“Reading aloud with children is known to be the single most important activity for building the knowledge and skills they will eventually require for learning to read.”
Marilyn Jager Adams
What is Dyslexia?
The word dyslexia comes from the Greek language and means the impairment of the ability to read. Individuals with dyslexia can learn but in a different way. Often these individuals, who are talented and have productive minds, are said to have a “language learning difference.” According to the International Dyslexia Association and the National Institute of Child Health and Human Development at the National Institutes of Health, the definition of dyslexia is as follows:
“Dyslexia is a specific learning disability that is neurobiological in origin.
It is characterized by difficulties with accurate and/or fluent word recognition
and by poor spelling and decoding abilities. These difficulties typically
result from a deficit in the phonological component of language that is often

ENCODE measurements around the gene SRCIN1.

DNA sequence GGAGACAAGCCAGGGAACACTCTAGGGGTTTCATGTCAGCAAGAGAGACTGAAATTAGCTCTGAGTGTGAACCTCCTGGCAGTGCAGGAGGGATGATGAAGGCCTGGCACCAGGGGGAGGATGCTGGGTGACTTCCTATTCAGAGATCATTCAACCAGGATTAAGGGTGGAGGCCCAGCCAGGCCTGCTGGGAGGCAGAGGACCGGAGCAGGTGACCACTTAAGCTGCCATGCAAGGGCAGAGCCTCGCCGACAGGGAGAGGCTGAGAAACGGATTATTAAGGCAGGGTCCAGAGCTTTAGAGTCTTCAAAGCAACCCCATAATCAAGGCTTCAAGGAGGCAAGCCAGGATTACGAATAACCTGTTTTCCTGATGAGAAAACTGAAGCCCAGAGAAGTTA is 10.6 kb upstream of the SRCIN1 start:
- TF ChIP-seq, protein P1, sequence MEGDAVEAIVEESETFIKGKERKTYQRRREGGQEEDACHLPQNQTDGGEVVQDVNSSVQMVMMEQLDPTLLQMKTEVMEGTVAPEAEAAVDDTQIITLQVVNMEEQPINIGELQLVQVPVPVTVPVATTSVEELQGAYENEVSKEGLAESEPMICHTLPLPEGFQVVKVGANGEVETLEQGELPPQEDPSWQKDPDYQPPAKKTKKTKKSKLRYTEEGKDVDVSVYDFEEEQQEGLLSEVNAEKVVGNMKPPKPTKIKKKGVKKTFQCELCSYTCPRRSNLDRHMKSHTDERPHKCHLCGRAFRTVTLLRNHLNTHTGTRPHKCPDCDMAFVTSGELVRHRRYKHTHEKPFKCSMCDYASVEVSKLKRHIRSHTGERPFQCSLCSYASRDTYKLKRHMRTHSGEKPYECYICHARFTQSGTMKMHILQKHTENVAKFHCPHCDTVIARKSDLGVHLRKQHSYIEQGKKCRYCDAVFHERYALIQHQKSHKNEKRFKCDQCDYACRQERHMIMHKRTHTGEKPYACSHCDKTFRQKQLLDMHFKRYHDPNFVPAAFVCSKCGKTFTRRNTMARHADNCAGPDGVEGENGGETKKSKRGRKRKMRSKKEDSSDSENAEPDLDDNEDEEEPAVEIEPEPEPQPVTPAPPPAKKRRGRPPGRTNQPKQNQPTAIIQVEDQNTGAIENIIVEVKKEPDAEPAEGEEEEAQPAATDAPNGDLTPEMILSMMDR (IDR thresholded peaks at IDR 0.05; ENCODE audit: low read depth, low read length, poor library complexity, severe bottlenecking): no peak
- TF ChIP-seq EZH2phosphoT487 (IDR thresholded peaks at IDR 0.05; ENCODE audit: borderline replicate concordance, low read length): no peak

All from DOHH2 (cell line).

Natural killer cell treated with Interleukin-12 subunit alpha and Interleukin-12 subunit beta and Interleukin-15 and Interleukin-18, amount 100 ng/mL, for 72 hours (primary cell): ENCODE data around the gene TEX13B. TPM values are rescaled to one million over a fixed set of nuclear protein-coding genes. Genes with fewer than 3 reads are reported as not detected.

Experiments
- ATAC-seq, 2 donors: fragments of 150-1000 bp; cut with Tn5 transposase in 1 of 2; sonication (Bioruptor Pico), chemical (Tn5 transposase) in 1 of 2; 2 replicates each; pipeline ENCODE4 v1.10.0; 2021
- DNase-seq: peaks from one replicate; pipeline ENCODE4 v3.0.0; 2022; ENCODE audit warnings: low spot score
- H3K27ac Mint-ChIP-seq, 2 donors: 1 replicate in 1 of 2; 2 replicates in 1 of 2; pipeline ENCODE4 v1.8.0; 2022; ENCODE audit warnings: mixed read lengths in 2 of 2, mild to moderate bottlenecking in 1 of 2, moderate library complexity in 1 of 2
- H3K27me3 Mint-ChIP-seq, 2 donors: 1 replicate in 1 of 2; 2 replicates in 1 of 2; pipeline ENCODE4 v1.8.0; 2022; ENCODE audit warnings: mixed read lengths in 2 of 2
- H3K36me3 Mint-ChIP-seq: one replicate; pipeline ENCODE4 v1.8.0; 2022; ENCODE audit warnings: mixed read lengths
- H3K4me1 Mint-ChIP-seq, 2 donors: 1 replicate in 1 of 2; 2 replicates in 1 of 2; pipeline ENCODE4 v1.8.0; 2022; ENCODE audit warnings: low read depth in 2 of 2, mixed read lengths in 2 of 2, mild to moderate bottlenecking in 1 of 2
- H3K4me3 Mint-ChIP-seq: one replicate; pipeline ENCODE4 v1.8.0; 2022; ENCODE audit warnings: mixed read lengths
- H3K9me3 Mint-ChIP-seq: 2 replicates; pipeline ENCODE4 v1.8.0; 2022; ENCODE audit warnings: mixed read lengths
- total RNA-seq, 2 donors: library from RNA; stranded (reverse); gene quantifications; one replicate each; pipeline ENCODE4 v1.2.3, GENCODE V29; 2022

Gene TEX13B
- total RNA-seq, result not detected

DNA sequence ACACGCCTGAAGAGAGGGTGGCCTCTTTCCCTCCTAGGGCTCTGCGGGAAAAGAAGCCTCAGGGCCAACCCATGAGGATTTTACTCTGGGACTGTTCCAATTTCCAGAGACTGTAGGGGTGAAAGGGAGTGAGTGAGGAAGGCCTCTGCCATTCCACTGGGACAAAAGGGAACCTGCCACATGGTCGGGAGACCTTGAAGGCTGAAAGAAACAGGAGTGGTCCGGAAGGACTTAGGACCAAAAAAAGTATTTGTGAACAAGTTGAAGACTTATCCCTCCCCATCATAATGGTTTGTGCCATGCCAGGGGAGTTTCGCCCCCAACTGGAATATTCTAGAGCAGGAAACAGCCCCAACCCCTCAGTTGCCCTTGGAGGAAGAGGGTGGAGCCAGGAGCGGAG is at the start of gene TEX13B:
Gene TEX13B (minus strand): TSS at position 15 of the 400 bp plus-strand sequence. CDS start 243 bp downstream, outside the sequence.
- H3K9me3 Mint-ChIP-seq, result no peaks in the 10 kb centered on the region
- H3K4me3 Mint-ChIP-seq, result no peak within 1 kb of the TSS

unexpected in relation to other cognitive abilities and the provision of
effective classroom instruction. Secondary consequences may include problems in
reading comprehension and reduced reading experience that can impede growth of
vocabulary and background knowledge.”*
* Lyon, G.R., Shaywitz, S.E., & Shaywitz, B.A. (2003). A definition of dyslexia.
Annals of Dyslexia, 53, 1-14.
If a child is undiagnosed and goes without special instruction, dyslexia can lead to low self-esteem, frustration, and school failure. Dyslexia is not a result of lack of motivation, sensory impairment, inadequate instructional or environmental opportunities, or other limiting conditions. Although dyslexia runs in families, individuals with dyslexia respond successfully to timely and appropriate intervention.
The National Institute of Health (NIH) has declared that the lack of ability to read is a public health issue.
According to Dr. Reid Lyon of the NIH, only 10% of US teachers receive appropriate training to teach reading to students at risk for reading failure.